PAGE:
children to school, but typically displaying different eligibility rules, coverage and threshold levels
to reflect local resources (World Bank, 2001, in Bastagli, 2008).
25 The first documented CCT programme in Latin America was Bolsa Escola. This initiative
was first implemented in early 1995 at the local level in the suburbs of Brasflia and in the city of
Campinas (São Paulo), then spreading to more than 100 municipalities and states. Bolsa Escola
was taken under the aegis of the federal administration in 2001 and extended to the whole
country (ILO, 2009).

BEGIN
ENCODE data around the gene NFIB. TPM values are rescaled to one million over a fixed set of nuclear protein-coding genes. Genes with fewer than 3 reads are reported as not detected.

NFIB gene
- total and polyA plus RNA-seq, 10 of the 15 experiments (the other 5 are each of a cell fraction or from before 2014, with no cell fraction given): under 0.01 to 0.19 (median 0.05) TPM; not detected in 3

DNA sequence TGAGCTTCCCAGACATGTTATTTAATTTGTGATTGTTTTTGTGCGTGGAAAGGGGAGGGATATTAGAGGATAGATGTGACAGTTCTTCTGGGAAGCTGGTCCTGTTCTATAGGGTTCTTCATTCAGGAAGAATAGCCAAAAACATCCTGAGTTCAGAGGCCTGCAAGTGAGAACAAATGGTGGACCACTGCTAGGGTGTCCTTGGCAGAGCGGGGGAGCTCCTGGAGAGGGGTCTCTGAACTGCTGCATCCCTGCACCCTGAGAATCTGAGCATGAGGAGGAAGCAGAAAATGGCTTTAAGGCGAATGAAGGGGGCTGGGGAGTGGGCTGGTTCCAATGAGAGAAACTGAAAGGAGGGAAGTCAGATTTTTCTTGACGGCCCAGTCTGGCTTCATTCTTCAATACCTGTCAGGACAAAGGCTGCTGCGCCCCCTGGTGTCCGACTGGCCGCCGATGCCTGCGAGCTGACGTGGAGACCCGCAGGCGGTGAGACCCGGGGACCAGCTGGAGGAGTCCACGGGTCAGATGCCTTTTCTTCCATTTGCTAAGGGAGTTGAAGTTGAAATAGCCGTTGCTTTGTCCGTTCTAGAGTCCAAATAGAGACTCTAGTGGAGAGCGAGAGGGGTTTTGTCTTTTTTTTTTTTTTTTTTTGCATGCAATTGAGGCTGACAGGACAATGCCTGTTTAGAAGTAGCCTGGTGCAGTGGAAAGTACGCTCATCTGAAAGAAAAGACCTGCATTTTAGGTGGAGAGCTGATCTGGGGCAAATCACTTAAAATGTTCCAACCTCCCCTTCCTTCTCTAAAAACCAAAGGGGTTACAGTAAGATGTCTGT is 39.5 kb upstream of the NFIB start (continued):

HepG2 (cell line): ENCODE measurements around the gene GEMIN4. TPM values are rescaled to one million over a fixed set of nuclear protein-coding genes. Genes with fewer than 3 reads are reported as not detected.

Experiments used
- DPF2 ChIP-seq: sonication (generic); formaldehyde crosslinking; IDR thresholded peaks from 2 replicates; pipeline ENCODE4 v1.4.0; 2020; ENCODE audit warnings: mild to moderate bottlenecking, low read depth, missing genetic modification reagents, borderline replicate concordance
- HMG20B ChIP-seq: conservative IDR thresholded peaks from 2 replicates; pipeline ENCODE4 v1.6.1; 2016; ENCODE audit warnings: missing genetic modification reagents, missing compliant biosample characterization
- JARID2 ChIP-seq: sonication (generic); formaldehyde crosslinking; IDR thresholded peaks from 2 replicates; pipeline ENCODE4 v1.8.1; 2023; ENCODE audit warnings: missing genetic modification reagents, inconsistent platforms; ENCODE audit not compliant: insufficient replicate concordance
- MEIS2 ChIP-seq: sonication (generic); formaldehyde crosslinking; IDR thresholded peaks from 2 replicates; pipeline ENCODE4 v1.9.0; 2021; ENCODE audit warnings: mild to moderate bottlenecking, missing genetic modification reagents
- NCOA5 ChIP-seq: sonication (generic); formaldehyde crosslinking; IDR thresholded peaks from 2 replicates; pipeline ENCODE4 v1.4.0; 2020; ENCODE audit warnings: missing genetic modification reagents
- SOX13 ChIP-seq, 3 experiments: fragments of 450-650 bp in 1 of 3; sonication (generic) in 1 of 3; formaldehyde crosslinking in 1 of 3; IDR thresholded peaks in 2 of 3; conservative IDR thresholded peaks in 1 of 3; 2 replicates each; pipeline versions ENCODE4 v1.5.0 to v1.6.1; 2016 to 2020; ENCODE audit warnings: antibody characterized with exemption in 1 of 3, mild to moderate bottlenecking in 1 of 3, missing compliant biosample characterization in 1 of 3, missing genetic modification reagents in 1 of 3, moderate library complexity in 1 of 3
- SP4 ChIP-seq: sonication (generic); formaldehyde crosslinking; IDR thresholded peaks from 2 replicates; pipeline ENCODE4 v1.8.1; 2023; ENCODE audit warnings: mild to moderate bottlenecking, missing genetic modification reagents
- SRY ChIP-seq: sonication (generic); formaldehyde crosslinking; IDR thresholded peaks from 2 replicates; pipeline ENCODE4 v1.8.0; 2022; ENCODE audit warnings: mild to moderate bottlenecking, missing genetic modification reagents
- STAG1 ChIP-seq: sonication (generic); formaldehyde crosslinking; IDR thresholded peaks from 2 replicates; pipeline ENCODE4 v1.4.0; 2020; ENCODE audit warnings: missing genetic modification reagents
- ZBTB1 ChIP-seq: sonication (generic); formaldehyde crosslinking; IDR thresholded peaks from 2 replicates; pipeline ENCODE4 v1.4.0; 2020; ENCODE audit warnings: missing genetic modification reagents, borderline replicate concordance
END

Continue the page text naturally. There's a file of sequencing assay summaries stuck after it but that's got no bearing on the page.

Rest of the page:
26 Fiszbein, A. and Schady, N. (2009) Conditional Cash Transfers: Reducing Present and Future
Poverty. Washington, DC: World Bank.
27 Lindert et al. (2007).
28 ILO (2009).
• P olitical economy can make a difference. A strong
rights-based framework, concern from political parties
to reduce poverty and inequality and a government
capable of and willing to implement inequality-reducing
policies have created an enabling environment for
effective social assistance.
• Institutional reform in the social policy arena created a
national ministry to provide oversight and institutional
coordination and enabled the single registry system to
integrate multiple services and programmes accessible
by the poor.
•Investing in the capacity of institutions at all levels
and providing institutional incentives have been key
to improving social assistance delivery and targeting
efficiency.
This brief is an abridged version of a research paper and
is one of 24 development progress stories being released
at www.developmentprogress.org